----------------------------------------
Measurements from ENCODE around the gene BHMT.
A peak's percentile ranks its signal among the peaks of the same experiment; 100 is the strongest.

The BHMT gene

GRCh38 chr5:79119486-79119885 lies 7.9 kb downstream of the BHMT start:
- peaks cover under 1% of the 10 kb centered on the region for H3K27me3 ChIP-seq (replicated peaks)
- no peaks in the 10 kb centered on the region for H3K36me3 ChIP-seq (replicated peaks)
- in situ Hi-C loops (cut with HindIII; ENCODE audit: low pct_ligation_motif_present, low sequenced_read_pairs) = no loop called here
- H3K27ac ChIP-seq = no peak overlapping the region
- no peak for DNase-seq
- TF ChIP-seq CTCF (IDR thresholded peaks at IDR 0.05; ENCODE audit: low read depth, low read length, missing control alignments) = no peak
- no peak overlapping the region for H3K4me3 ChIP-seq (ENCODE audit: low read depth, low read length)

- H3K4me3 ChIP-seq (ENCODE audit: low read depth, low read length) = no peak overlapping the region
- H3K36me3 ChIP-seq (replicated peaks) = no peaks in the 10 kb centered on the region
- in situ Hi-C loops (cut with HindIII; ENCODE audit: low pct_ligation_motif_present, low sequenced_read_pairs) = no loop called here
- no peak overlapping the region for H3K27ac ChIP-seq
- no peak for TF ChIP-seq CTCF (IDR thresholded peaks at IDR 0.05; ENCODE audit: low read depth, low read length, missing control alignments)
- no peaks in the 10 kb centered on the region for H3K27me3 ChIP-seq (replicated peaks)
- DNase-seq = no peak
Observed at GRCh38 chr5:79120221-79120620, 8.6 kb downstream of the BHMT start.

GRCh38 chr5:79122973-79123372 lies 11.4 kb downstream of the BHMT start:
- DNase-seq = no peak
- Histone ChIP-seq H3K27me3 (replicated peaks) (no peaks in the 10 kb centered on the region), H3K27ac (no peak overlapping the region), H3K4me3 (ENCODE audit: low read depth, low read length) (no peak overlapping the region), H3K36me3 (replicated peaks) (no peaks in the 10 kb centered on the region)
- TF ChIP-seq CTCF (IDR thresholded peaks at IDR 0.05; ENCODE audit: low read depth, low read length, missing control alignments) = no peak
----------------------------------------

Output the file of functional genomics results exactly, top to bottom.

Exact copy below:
Measurements from ENCODE around the gene BHMT.
A peak's percentile ranks its signal among the peaks of the same experiment; 100 is the strongest.

The BHMT gene

GRCh38 chr5:79119486-79119885 lies 7.9 kb downstream of the BHMT start:
- peaks cover under 1% of the 10 kb centered on the region for H3K27me3 ChIP-seq (replicated peaks)
- no peaks in the 10 kb centered on the region for H3K36me3 ChIP-seq (replicated peaks)
- in situ Hi-C loops (cut with HindIII; ENCODE audit: low pct_ligation_motif_present, low sequenced_read_pairs) = no loop called here
- H3K27ac ChIP-seq = no peak overlapping the region
- no peak for DNase-seq
- TF ChIP-seq CTCF (IDR thresholded peaks at IDR 0.05; ENCODE audit: low read depth, low read length, missing control alignments) = no peak
- no peak overlapping the region for H3K4me3 ChIP-seq (ENCODE audit: low read depth, low read length)

- H3K4me3 ChIP-seq (ENCODE audit: low read depth, low read length) = no peak overlapping the region
- H3K36me3 ChIP-seq (replicated peaks) = no peaks in the 10 kb centered on the region
- in situ Hi-C loops (cut with HindIII; ENCODE audit: low pct_ligation_motif_present, low sequenced_read_pairs) = no loop called here
- no peak overlapping the region for H3K27ac ChIP-seq
- no peak for TF ChIP-seq CTCF (IDR thresholded peaks at IDR 0.05; ENCODE audit: low read depth, low read length, missing control alignments)
- no peaks in the 10 kb centered on the region for H3K27me3 ChIP-seq (replicated peaks)
- DNase-seq = no peak
Observed at GRCh38 chr5:79120221-79120620, 8.6 kb downstream of the BHMT start.

GRCh38 chr5:79122973-79123372 lies 11.4 kb downstream of the BHMT start:
- DNase-seq = no peak
- Histone ChIP-seq H3K27me3 (replicated peaks) (no peaks in the 10 kb centered on the region), H3K27ac (no peak overlapping the region), H3K4me3 (ENCODE audit: low read depth, low read length) (no peak overlapping the region), H3K36me3 (replicated peaks) (no peaks in the 10 kb centered on the region)
- TF ChIP-seq CTCF (IDR thresholded peaks at IDR 0.05; ENCODE audit: low read depth, low read length, missing control alignments) = no peak